2. The Difference between Fault and Strict Liability

There are three basic elements in a tort: wrong, harm and an appropriate relationship between the injurer's wrong and the harm to the victim. To harm someone is to set back a legitimate interest of hers. The law does not recognize all harms as grounds for a claim in torts. If you beat me in tennis or in competition for the affections of another, I may be harmed, and you may be the cause of it, but I have no claim in torts to repair for my broken heart or my bruised ego. Even if the interests harmed are protected by the law, claims to repair for the losses one imposes on others require more than risk and harm; they require a wrong — the violation of a duty not to harm or not to impose risks of a certain kind on others. You have no duty not to harm me through competition in business or the affections of another, and so in harming me you do not thereby wrong me. There is no overstating the importance of the idea of a wrong — or of a breach of duty — to tort law.

The central idea in tort law is that liability is based not so much on acting badly or wrongfully, but on committing a wrong. At the same time, a victim's claim to recover for harm to her depends on the wrong the injurer has committed being a wrong to her. It is not enough that the injurer has committed a wrong and that she (the victim) has suffered as a consequence. The defendant's liability to the victim and the victim's claim against the defendant depend on the defendant's having breached a duty of care to the victim.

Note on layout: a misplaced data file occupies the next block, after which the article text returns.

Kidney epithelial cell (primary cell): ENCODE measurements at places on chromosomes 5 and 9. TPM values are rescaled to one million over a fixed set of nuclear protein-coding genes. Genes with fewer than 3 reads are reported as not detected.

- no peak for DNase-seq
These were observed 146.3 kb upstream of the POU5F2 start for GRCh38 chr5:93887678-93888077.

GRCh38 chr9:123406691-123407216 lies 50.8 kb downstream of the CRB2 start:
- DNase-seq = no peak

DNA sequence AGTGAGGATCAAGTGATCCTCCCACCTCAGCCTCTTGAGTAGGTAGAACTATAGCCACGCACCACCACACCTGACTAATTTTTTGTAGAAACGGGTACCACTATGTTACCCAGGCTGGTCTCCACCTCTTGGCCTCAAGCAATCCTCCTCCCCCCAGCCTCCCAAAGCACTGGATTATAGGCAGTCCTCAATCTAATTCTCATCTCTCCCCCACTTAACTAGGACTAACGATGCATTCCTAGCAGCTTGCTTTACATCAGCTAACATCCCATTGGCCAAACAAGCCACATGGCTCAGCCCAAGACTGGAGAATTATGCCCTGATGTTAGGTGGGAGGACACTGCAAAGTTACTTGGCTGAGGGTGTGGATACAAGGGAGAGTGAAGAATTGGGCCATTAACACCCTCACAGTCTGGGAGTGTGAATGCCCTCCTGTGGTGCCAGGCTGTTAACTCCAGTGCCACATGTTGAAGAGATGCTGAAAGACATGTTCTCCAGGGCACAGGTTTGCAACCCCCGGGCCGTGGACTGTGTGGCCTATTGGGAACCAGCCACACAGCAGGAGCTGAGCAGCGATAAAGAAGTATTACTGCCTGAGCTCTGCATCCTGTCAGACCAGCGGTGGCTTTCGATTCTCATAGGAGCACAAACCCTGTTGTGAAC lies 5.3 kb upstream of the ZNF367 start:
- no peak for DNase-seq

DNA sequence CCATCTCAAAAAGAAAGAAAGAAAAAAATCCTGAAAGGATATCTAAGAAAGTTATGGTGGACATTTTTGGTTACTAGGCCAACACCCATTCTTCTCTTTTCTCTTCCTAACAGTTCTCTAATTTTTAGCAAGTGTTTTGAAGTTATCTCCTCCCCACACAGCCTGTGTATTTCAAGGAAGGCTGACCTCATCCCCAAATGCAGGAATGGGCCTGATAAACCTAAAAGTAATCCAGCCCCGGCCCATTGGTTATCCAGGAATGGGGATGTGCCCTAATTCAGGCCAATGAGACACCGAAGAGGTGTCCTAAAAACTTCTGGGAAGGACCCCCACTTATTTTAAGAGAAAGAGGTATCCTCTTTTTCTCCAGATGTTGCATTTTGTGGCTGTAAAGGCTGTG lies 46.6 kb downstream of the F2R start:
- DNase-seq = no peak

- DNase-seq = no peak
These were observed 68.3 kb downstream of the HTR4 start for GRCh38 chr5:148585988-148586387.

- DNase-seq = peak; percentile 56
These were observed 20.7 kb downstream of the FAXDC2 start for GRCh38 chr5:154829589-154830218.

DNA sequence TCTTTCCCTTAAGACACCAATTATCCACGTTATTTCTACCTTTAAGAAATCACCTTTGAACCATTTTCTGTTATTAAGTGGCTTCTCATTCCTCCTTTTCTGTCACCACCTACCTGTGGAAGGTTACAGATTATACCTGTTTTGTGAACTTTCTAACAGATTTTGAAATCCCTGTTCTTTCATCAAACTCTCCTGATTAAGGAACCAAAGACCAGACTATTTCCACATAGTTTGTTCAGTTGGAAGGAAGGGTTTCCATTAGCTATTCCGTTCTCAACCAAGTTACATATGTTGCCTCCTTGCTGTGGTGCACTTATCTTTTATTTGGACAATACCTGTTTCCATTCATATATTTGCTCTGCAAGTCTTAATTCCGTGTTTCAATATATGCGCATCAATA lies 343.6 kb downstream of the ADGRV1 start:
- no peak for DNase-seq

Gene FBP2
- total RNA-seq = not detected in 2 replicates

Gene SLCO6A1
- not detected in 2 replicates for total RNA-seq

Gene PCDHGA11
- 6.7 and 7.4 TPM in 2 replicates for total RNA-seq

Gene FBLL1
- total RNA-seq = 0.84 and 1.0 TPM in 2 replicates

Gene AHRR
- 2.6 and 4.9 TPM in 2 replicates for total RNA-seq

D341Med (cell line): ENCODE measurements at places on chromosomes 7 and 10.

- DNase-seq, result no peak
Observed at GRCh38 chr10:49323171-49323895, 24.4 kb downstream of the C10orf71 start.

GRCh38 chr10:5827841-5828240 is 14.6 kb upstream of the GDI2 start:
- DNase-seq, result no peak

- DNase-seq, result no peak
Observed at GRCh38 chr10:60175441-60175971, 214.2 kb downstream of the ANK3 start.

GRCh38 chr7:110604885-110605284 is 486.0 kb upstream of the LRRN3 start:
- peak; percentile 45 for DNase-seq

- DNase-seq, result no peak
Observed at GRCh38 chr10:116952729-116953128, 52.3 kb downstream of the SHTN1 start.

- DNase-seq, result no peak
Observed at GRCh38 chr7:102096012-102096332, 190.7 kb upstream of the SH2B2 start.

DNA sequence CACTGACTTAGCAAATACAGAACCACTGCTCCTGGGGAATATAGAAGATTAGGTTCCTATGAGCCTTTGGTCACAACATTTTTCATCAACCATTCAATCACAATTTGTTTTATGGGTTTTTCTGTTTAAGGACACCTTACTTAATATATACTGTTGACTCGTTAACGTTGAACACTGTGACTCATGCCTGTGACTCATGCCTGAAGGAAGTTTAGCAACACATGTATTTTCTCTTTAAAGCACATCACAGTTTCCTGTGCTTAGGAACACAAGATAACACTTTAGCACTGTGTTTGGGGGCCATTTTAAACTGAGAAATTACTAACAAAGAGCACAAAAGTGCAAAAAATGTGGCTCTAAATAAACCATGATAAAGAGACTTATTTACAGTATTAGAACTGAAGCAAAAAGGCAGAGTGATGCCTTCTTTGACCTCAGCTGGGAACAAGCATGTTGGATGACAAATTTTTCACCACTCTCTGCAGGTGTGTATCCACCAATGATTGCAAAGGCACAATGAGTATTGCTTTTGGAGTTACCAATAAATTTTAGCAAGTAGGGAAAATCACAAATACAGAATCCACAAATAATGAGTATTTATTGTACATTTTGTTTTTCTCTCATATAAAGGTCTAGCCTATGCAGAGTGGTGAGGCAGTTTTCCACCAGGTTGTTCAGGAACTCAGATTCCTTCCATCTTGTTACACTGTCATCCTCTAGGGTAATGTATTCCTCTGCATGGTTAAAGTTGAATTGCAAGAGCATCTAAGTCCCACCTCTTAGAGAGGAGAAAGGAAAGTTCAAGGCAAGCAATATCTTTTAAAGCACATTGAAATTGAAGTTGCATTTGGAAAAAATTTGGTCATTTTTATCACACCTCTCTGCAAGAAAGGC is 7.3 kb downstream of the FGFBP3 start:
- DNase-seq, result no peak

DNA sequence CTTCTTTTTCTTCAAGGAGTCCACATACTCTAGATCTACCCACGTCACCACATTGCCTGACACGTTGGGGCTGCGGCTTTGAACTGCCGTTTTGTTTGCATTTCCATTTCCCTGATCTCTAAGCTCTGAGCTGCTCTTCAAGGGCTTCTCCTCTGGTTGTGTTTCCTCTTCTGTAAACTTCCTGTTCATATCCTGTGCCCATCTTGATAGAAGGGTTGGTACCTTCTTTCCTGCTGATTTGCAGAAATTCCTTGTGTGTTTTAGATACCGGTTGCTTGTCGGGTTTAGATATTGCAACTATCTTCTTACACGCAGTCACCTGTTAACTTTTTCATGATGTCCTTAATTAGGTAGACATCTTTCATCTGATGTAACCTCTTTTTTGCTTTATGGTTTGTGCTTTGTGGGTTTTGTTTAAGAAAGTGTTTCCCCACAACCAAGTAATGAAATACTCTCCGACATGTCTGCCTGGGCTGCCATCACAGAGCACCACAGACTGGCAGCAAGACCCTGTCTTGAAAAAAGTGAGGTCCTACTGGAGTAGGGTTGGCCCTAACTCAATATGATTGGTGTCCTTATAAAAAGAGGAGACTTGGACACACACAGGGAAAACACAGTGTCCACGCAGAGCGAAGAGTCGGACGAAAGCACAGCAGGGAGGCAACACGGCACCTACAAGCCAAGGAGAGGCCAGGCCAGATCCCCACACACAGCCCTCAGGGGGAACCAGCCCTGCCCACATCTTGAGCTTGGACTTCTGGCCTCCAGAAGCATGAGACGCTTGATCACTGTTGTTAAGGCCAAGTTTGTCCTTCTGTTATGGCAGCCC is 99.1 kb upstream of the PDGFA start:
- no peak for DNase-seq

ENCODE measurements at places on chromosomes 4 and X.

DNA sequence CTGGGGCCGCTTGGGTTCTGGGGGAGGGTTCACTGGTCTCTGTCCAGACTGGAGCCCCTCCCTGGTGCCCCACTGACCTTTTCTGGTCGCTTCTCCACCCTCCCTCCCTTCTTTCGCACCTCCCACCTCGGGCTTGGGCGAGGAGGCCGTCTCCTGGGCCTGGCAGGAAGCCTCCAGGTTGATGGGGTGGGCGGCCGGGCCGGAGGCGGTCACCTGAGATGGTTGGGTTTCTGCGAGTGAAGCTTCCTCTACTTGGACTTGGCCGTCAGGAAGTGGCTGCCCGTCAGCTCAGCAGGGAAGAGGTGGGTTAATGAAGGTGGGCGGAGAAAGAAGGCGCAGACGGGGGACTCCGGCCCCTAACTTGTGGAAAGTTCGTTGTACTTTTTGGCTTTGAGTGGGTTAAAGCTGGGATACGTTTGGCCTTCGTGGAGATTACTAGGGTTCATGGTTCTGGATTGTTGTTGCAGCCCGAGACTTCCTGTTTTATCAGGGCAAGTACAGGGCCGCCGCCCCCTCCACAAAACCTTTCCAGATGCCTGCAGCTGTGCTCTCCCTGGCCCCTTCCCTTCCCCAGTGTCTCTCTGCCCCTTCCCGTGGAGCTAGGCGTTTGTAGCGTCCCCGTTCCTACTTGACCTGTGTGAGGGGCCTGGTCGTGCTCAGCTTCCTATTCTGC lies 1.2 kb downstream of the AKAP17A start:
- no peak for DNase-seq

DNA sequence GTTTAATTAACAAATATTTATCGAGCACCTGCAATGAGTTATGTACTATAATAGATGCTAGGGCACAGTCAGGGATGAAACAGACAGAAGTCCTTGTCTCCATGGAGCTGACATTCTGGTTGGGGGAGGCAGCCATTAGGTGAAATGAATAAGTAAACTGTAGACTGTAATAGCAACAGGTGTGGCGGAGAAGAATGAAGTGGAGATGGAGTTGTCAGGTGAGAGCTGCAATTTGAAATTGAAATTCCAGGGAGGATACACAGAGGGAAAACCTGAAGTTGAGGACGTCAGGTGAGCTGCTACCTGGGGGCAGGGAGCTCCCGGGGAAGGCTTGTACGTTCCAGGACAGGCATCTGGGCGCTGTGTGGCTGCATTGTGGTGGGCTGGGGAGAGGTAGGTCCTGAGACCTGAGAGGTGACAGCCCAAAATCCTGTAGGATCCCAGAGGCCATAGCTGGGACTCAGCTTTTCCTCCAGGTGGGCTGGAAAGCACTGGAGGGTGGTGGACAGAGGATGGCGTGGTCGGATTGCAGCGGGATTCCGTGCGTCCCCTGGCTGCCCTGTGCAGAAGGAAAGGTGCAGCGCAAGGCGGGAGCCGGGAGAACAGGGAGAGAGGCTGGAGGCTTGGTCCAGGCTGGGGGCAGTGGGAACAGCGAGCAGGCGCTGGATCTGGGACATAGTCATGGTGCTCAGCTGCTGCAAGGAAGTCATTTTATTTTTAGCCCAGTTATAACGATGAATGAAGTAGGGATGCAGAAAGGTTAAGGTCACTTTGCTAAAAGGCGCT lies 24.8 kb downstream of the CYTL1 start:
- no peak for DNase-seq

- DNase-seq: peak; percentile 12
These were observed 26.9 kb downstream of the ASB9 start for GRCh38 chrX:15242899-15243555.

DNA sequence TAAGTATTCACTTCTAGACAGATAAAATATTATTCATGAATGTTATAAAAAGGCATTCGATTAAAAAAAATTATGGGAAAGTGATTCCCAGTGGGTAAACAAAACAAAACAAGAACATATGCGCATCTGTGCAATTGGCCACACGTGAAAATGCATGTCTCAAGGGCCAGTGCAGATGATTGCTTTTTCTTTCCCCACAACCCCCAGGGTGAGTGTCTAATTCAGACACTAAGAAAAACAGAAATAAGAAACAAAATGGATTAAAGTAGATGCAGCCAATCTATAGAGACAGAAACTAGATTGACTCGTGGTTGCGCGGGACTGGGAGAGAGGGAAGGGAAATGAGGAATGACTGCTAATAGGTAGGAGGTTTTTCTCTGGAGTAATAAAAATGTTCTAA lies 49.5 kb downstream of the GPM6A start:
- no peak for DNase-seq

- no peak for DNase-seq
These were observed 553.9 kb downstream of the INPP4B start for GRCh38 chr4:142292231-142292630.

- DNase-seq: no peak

Just as harm without wrong is no tort, wrongs without harms are typically not torts either. Suppose for a moment that every motorist has a duty to exercise reasonable care in driving his or her car, and that the intended beneficiaries of the duty include all the pedestrians and other drivers who might be put at risk by one's failure to drive with adequate care. Now imagine two people who drive recklessly and in so doing breach the duty we suppose they have, but that one motorist causes damage whereas the other escapes injuring anyone. By hypothesis, both have breached a duty to those whose security is put at risk, and in doing so both have committed wrongs. Only one driver harms someone as a result of the wrongs he commits and thus only he subjects himself to tort liability.

So torts require both wrong and, in most cases, harm. A notable exception to the harm requirement is the case in which injunctive relief is awarded in order to prevent harm that is virtually certain but yet to occur. As a general rule though torts require both wrongs and harms. They require more as well: for liability in torts can be imposed only if the harm has been caused in the appropriate way by the wrong. A's wrong must be what the law calls the ‘proximate’ cause of B's harm.